Board Directors and ESG Performance
ESG ratings help directors understand how they sit against other companies in their sector and what different investors and stakeholders expect. But they are not the be-all and end-all and can sometimes distract directors from their core duties as directors. While directors’ duties vary from jurisdiction to jurisdiction, a common one is that directors must always operate in the best interests of the company. If directors focus too much on ratings, which are high level and standardised anyway, they risk adopting an approach that may not align with the company’s overall best interests. Overlooking risks or opportunities that are not reflected in that framework or being encouraged to make commitments which it cannot deliver on can create legal and reputational risks. All of this means that boards should understand that ratings are inputs ‒ data points that can be helpful to understand what people expect ‒ but boards are judged against their legal duties. They need to focus on and adopt policies that are specific to the company, its location, market and culture.
There are myriad other interests that go broader than the ratings, so boards must not get misled into thinking that ESG reporting is only about ratings.
Legal Risks of ESG Reporting
It is important companies monitor what they disclose, either for the purposes of ratings or other corporate filings. A few things are worth paying attention to. One is forward-looking statements, including ESG targets and climate commitments, such as commitments to net zero by 2050 or whatever date is relevant for the company. Such commitments will often be construed as forward-looking statements by regulators and investors, so the company needs reasonable grounds to underpin what they are disclosing to the market. They also need to detail risks or contingencies inherent in achieving those targets or commitments. It is important to ensure reports do not omit or understate risk items, so when you are talking about mitigation the wording will matter. Sometimes people will talk about mitigation that will only apply to one business unit but not all, or it might be relevant to one jurisdiction but not all of those that the company operates in, so the way you pick the set of risks to disclose, what you say for each of them and how you talk about the mitigation factors is important.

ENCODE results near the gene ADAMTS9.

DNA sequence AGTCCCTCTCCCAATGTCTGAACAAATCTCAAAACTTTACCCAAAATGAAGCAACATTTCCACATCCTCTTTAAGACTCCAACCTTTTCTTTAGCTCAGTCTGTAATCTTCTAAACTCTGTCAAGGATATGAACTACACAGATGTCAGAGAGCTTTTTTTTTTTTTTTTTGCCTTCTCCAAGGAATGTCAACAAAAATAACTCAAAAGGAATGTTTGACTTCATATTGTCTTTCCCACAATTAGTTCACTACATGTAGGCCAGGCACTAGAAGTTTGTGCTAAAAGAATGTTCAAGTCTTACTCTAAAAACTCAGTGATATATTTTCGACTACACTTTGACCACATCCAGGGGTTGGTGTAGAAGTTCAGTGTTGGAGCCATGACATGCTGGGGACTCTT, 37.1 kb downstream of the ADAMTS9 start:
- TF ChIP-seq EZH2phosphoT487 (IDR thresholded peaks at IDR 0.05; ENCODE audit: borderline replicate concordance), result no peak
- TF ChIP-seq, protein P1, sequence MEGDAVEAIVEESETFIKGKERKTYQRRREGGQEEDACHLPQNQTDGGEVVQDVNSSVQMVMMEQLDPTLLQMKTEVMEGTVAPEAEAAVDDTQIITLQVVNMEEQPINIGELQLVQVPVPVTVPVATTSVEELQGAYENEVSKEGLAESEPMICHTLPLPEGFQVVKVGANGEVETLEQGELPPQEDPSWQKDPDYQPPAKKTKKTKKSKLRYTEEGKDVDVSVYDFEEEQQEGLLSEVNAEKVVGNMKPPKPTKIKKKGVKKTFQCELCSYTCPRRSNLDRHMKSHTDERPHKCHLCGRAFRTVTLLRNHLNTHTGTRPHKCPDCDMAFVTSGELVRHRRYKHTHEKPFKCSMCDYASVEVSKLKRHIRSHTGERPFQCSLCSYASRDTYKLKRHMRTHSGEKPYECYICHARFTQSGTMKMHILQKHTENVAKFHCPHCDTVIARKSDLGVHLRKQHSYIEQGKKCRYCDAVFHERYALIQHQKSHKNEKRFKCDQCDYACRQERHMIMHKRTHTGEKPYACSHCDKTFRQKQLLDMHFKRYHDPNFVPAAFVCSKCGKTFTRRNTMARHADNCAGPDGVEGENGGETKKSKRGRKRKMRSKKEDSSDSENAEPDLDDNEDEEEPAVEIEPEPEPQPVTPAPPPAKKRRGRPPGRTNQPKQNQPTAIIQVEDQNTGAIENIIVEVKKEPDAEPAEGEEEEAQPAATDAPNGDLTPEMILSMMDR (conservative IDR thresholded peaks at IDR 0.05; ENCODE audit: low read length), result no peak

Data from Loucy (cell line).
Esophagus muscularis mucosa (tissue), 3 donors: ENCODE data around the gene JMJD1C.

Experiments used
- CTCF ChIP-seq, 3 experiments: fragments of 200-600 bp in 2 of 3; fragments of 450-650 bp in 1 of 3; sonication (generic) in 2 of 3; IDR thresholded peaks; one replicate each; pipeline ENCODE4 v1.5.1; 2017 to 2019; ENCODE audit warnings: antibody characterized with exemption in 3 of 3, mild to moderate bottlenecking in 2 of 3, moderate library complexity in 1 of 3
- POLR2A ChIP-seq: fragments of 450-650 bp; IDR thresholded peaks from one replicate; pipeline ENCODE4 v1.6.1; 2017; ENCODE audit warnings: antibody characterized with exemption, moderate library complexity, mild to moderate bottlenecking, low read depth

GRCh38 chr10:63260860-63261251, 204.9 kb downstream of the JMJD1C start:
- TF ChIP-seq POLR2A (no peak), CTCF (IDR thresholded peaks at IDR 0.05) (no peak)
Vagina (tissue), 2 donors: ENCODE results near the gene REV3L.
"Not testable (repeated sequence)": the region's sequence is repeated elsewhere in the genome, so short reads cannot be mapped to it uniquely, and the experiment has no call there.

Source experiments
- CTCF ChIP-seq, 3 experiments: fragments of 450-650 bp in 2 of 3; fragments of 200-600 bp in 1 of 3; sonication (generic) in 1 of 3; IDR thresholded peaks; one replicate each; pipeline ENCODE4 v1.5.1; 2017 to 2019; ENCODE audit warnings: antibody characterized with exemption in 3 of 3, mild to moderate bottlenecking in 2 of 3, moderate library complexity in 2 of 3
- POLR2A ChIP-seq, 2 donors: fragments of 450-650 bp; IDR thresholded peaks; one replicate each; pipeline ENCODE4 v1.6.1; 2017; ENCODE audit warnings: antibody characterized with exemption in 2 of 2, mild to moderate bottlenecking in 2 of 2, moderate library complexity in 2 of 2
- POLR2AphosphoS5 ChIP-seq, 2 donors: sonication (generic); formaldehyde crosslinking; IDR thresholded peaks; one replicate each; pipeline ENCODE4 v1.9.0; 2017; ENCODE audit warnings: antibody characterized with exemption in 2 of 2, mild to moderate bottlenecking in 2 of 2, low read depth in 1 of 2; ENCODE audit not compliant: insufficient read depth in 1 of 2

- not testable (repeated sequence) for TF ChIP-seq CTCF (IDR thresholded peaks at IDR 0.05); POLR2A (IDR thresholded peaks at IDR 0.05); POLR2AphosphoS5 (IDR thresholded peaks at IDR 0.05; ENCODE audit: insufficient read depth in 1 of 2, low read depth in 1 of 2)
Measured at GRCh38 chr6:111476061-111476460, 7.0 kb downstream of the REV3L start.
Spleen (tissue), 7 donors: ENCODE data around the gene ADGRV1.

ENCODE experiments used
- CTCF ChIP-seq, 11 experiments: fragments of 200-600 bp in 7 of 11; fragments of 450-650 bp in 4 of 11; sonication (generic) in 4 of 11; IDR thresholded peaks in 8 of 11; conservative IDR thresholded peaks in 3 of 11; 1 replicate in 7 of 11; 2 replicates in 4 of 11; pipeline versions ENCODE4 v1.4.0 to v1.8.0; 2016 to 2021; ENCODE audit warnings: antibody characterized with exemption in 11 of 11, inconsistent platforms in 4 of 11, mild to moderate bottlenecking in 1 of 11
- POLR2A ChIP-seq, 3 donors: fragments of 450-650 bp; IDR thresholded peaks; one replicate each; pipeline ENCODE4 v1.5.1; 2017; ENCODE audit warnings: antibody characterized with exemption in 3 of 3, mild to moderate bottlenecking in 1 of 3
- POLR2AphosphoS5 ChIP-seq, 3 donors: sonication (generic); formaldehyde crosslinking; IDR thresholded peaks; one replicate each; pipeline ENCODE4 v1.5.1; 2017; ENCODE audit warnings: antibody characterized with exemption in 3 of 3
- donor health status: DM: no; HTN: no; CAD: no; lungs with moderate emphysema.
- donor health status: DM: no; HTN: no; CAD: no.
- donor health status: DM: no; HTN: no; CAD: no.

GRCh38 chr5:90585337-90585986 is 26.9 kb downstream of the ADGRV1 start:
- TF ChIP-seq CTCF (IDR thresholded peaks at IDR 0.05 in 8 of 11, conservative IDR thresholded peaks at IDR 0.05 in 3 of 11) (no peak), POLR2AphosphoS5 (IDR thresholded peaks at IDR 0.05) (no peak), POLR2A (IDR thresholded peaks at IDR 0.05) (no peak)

The increased regulatory interest and litigation in relation to ESG disclosure means that legal and risk teams should be more involved in the disclosure process. Historically, sustainability, corporate affairs or investor relations teams were responsible for disclosure, which did not require a lot of legal review, but that extra examination is becoming increasingly important because of the increasing level of regulatory scrutiny and litigation.
The Reporting and Rating Landscape of the Future
For the first time organisations such as the International Accounting Standards Board3, TCFD (Taskforce on Climate-related Financial Disclosures4), the Sustainability Accounting Standards Board5 and Integrated Reporting6 are working together in an effort to unify how companies report on ESG and sustainability. It should be easier to measure and compare company reports and ratings in the future because companies will structure data in the same way. The net effects of ESG management will become more quantifiable and ratings organisations will have to be more accurate, more relevant and accountable for their ratings.
ESG reporting demands companies’ time and resources, but it is a vital tool for companies to be transparent with the market about how it is tackling risks and opportunities associated with a range of issues. It is a task that companies cannot afford to get wrong.